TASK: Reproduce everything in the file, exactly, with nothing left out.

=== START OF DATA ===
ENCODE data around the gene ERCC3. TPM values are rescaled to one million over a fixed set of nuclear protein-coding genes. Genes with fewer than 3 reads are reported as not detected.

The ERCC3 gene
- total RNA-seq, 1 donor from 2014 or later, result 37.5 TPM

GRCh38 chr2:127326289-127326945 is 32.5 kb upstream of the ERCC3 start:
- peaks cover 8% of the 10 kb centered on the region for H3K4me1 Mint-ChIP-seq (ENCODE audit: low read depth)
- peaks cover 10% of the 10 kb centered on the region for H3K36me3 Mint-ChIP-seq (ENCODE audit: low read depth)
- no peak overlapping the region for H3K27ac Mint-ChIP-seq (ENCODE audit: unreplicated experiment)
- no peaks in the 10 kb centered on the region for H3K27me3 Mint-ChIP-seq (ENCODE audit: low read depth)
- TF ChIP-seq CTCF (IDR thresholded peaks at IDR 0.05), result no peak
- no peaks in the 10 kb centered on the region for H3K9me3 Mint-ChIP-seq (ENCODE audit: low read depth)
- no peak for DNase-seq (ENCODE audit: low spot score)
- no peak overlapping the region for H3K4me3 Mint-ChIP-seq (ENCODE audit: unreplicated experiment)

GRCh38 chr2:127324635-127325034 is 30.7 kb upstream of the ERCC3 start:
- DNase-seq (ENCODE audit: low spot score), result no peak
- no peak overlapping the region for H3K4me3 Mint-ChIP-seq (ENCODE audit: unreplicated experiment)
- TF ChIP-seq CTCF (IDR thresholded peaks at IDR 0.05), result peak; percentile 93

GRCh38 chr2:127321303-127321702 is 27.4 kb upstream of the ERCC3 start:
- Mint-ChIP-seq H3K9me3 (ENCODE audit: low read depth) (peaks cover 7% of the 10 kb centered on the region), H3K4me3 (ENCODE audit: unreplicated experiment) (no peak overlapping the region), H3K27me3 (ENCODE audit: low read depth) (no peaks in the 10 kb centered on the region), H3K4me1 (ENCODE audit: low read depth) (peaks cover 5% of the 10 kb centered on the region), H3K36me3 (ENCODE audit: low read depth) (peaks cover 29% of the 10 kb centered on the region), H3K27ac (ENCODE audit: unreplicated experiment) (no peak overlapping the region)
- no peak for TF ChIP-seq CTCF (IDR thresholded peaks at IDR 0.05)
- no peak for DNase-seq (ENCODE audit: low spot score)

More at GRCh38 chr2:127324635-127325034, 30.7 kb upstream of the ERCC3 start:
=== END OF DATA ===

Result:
ENCODE data around the gene ERCC3. TPM values are rescaled to one million over a fixed set of nuclear protein-coding genes. Genes with fewer than 3 reads are reported as not detected.

The ERCC3 gene
- total RNA-seq, 1 donor from 2014 or later, result 37.5 TPM

GRCh38 chr2:127326289-127326945 is 32.5 kb upstream of the ERCC3 start:
- peaks cover 8% of the 10 kb centered on the region for H3K4me1 Mint-ChIP-seq (ENCODE audit: low read depth)
- peaks cover 10% of the 10 kb centered on the region for H3K36me3 Mint-ChIP-seq (ENCODE audit: low read depth)
- no peak overlapping the region for H3K27ac Mint-ChIP-seq (ENCODE audit: unreplicated experiment)
- no peaks in the 10 kb centered on the region for H3K27me3 Mint-ChIP-seq (ENCODE audit: low read depth)
- TF ChIP-seq CTCF (IDR thresholded peaks at IDR 0.05), result no peak
- no peaks in the 10 kb centered on the region for H3K9me3 Mint-ChIP-seq (ENCODE audit: low read depth)
- no peak for DNase-seq (ENCODE audit: low spot score)
- no peak overlapping the region for H3K4me3 Mint-ChIP-seq (ENCODE audit: unreplicated experiment)

GRCh38 chr2:127324635-127325034 is 30.7 kb upstream of the ERCC3 start:
- DNase-seq (ENCODE audit: low spot score), result no peak
- no peak overlapping the region for H3K4me3 Mint-ChIP-seq (ENCODE audit: unreplicated experiment)
- TF ChIP-seq CTCF (IDR thresholded peaks at IDR 0.05), result peak; percentile 93

GRCh38 chr2:127321303-127321702 is 27.4 kb upstream of the ERCC3 start:
- Mint-ChIP-seq H3K9me3 (ENCODE audit: low read depth) (peaks cover 7% of the 10 kb centered on the region), H3K4me3 (ENCODE audit: unreplicated experiment) (no peak overlapping the region), H3K27me3 (ENCODE audit: low read depth) (no peaks in the 10 kb centered on the region), H3K4me1 (ENCODE audit: low read depth) (peaks cover 5% of the 10 kb centered on the region), H3K36me3 (ENCODE audit: low read depth) (peaks cover 29% of the 10 kb centered on the region), H3K27ac (ENCODE audit: unreplicated experiment) (no peak overlapping the region)
- no peak for TF ChIP-seq CTCF (IDR thresholded peaks at IDR 0.05)
- no peak for DNase-seq (ENCODE audit: low spot score)

More at GRCh38 chr2:127324635-127325034, 30.7 kb upstream of the ERCC3 start: